Take for example JDS Uniphase; the communications company, despite remaining in the red, has made large strides to move closer to profitability over the last five years, as it has recovered from large expenditures during the dot-com boom.

“JDS Uniphase is a classic example of a firm that is on an upward march, by making a negative EVA less negative,” says Bennett Stewart, who developed EVA Momentum. The metric reflects this positive change for the company, despite the fact that it has yet to bring in a positive cash flow, and allows investors to directly compare the trending tendencies of profitable and unprofitable companies.

Still, we face the difficulty of comparing large and small companies. Certainly, a profit increase of $100 million means a lot more to Verisign than it does to a gargantuan company like Oracle. For that reason, EVA Dimensions divides the change in EVA by trailing period sales. The sales figure acts as a scaling anchor, giving perspective to each company’s numbers; consequently, small and large companies can be analyzed side-by-side without bias.

What We Found

We looked at the EVA Momentum of S&P 500 companies over one-year and five-year time periods, ending in mid-December 2010. The rankings, predictably, varied depending on the time period analyzed, with a 62% correlation between the one- and five-year rankings; only six companies (Gilead Sciences , MasterCard, Intuitive Surgical, IntercontinentalExchange, Google, and Diamond Offshore Drilling) ranked in the top 20 for both one-year and five-year EVA Momentum.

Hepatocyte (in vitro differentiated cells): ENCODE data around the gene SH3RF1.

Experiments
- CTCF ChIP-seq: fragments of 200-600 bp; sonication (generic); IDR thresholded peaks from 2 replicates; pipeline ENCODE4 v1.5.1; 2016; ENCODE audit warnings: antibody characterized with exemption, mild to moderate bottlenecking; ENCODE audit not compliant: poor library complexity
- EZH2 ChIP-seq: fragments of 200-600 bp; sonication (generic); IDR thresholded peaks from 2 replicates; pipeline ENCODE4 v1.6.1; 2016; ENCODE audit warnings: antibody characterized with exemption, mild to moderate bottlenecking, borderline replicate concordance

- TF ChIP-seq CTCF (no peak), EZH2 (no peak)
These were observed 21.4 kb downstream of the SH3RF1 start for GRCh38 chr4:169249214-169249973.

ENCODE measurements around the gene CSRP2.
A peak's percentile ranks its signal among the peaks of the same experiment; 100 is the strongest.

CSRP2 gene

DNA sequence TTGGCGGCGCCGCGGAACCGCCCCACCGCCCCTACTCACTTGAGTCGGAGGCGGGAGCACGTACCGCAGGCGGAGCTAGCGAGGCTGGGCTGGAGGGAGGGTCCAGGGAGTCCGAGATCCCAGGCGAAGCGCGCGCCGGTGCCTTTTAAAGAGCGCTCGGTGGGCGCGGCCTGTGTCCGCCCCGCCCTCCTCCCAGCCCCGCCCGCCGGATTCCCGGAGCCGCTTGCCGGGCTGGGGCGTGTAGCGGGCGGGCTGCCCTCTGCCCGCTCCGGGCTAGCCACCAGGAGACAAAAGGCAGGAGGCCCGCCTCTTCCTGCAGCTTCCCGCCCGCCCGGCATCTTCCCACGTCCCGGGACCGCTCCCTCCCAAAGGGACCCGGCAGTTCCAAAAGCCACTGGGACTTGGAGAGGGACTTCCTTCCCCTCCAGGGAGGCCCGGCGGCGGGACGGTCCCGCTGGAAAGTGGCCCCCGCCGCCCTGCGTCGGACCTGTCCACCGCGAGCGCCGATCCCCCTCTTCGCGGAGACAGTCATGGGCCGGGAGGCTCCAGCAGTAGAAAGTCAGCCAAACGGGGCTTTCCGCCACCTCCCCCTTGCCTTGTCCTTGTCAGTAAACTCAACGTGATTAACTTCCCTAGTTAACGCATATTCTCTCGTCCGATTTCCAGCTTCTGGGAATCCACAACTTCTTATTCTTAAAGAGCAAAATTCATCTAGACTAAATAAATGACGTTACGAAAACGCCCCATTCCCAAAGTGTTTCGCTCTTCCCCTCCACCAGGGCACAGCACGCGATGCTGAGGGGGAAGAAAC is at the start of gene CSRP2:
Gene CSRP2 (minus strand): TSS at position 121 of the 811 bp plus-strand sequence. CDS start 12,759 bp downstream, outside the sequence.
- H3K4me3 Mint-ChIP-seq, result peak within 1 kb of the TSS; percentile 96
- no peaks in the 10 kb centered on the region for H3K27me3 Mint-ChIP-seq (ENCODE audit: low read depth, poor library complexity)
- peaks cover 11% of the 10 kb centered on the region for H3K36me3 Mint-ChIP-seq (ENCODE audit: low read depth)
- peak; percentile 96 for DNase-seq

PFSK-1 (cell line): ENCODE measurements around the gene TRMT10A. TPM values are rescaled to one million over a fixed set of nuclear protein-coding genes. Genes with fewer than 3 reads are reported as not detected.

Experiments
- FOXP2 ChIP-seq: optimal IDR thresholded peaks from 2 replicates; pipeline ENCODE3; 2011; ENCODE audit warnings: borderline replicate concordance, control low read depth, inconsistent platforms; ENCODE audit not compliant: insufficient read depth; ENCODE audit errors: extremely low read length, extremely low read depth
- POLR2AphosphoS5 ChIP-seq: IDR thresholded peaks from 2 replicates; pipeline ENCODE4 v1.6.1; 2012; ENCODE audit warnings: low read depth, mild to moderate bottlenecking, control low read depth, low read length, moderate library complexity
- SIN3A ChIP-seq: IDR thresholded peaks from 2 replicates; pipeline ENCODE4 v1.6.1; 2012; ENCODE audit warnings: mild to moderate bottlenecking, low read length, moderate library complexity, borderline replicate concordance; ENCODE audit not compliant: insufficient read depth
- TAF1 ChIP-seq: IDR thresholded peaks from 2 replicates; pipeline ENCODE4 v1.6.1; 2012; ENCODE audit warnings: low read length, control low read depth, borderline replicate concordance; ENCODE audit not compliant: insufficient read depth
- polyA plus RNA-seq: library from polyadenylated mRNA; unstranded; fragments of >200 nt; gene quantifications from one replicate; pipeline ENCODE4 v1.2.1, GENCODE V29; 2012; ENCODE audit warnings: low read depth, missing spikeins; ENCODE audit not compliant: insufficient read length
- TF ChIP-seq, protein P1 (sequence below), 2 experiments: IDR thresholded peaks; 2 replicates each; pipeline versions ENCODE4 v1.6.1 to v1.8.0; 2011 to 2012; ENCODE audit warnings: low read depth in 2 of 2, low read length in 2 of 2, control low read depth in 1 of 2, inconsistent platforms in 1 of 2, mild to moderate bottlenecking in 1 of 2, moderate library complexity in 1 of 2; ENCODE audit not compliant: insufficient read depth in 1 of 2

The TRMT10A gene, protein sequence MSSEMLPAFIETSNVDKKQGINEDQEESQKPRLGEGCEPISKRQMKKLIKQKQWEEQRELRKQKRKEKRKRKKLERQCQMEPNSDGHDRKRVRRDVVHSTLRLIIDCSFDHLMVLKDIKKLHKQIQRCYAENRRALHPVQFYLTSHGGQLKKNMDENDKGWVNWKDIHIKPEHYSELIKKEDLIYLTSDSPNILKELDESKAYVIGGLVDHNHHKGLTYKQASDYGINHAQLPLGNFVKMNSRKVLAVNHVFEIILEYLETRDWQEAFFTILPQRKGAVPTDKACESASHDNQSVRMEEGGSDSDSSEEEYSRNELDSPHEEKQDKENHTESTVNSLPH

“One thing that has a strong affect on the one-year is that ’08 was so devastating for both financials and energy companies,” says Ehrbar. “If you look at the ranking from a year ago, the five-year bottom was dominated by oil and gas and financials. They leveled off in ’09 and have come back strongly this year in terms of their operating numbers. So you get companies like Legg Mason and Devon Energy at the top of the one-year rankings.”

The five-year rankings, on the other hand, are more stable. Since the five-year analysis–at this point–spans the recession, it is less likely to be influenced strongly by industry booms and busts tied to the financial crisis. The five-year rankings will change at a slower pace, as recent change is tempered by a more robust set of historical data. The one-year EVA Momentum figures serve as a helpful balance to the steady five-year numbers, showing recent inertia and volatility in company profits.

We will be revisiting EVA Momentum throughout the year, checking in on quarterly change and profitability to determine whether or not these EVA Momentum winners are also long-term stock market winners. While they certainly have performed well over the past five years, the companies atop this list have yet to prove that they can maintain their momentum. We’ll keep tabs on them here; for a list of the The 25 Most Profitable Growth Companies in the U.S. from the past five years please click here.

In Pictures: The 25 Most Profitable Growth Companies In The U.S.